Free Newsletters - Space - Defense - Environment - Energy - Solar - Nuclear
by Staff Writers
Beirut, Lebanon (UPI) Dec 13, 2012
The Assad regime's broadside of Soviet-era Scud ballistic missile against rebel forces marks a major escalation in Syria's 20-month-old civil war and could be a warning to Western powers not to intervene.
Syrian President Bashar Assad's military fired at least six Scud-type weapons this week from the An Nasiriyah airbase near Damascus , targeting the Sheik Suleiman military base outside the northern city of Aleppo, which rebel forces had captured, U.S. officials reported.
The missile launches were reported Wednesday. They were detected by U.S. surveillance satellites used to monitor the fighting.
Rebel forces have taken large areas of the north, bordering Turkey, and the oil-rich east, as well as part of Damascus from which regime forces have not been able to dislodge them despite air strikes and heavy counterattacks on the ground.
One report indicated that the weapons fired were probably North Korean-built Hwasong-6 missiles, an advanced variant of the Soviet-made Scud. It's carries a guidance system and a warhead of around 1,800 pounds of high explosive.
But Scuds are notoriously inaccurate. They were designed as "area weapons," meaning they are most effective when fired in large numbers as large targets like troop concentrations or population centers rather than individual targets.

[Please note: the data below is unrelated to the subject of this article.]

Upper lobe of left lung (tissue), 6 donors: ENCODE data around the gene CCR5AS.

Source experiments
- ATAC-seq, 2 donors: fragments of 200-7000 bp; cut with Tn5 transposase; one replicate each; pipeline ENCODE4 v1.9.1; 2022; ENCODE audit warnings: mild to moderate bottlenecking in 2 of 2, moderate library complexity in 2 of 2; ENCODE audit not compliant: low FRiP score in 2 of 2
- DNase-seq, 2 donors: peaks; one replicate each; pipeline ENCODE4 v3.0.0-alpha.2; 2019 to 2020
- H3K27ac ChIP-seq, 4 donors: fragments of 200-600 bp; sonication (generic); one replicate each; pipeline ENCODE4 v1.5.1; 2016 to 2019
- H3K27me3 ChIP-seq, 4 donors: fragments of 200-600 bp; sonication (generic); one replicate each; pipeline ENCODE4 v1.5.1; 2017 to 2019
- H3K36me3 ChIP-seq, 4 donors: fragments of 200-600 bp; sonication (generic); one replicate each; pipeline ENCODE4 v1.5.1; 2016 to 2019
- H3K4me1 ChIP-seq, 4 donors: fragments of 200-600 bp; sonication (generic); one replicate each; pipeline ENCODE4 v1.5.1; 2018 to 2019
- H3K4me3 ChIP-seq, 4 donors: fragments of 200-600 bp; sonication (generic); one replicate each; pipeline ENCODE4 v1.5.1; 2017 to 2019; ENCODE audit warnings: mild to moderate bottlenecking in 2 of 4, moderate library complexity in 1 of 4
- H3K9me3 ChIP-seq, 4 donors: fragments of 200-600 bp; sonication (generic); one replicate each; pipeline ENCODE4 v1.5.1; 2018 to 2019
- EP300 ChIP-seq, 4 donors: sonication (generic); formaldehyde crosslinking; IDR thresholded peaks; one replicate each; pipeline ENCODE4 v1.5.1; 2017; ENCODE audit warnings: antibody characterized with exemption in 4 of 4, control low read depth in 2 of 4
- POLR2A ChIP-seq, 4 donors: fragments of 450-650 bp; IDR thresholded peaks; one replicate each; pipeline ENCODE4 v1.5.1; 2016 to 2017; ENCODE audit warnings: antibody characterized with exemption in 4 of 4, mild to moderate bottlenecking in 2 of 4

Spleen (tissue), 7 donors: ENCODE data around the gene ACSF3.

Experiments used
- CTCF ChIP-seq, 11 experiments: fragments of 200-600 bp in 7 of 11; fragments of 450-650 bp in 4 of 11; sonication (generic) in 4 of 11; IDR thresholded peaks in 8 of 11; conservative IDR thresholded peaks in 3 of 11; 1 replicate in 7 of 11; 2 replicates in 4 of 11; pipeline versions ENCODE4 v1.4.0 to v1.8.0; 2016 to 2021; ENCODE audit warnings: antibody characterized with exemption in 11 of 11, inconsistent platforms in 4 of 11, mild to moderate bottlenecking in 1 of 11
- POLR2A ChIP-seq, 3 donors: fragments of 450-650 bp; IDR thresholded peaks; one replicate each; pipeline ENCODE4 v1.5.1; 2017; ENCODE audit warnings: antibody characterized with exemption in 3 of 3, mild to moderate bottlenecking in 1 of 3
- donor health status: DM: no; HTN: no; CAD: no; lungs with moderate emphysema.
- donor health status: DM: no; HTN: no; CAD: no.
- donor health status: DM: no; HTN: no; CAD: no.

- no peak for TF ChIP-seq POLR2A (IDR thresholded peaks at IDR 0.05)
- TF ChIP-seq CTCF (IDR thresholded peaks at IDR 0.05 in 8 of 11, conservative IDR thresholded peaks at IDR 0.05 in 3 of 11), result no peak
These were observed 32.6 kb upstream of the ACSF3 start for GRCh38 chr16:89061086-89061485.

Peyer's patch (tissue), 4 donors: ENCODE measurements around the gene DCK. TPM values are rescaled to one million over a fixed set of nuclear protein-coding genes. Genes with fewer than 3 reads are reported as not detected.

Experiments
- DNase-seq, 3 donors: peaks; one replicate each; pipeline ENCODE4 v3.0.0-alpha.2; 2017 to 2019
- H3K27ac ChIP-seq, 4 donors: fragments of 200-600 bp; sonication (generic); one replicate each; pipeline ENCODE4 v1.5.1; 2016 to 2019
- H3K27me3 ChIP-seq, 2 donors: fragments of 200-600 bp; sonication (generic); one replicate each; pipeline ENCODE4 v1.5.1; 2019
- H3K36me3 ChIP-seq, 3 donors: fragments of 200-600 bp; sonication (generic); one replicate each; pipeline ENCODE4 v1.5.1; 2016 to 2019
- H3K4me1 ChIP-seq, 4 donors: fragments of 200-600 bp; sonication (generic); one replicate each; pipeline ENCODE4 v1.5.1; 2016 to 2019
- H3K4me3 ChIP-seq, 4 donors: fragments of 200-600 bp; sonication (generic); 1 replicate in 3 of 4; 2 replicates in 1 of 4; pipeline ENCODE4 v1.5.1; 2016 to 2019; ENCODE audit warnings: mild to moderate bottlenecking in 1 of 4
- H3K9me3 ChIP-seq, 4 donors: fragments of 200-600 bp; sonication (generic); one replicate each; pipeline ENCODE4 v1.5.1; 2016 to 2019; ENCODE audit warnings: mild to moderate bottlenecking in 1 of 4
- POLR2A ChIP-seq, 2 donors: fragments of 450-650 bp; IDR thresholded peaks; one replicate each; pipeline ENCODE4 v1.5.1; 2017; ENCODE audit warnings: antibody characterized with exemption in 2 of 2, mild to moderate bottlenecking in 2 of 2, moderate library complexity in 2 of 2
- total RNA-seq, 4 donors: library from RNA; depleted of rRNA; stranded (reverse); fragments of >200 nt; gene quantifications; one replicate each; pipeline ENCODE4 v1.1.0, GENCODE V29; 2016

"There seems to be something spectacularly pointless about lobbing conventionally armed and inaccurate missiles in the hope of quelling a nationwide insurgency," observed British analyst Shashank Joshi of London's Royal United Services Institute.
But he noted: "Intentionally irrational acts may be intended to send the message that intervention could incur heavy costs, particularly with Western allies like Turkey, Jordan and Israel within range of Syrian chemical-armed missiles.
"Missiles are deterrents and actually firing them ... tends to concentrate the mind in Western capitals."
If Assad's generals had sought to take out particular installations or buildings in Aleppo, airstrikes would probably have been more effective. So it would seem the regime's intention was "shock and awe" to terrify its enemies and cause as many casualties and much destruction as possible.
Oddly, there was no indication from the Free Syrian Army and other rebel forces around Aleppo concerning the missile attacks or their effects.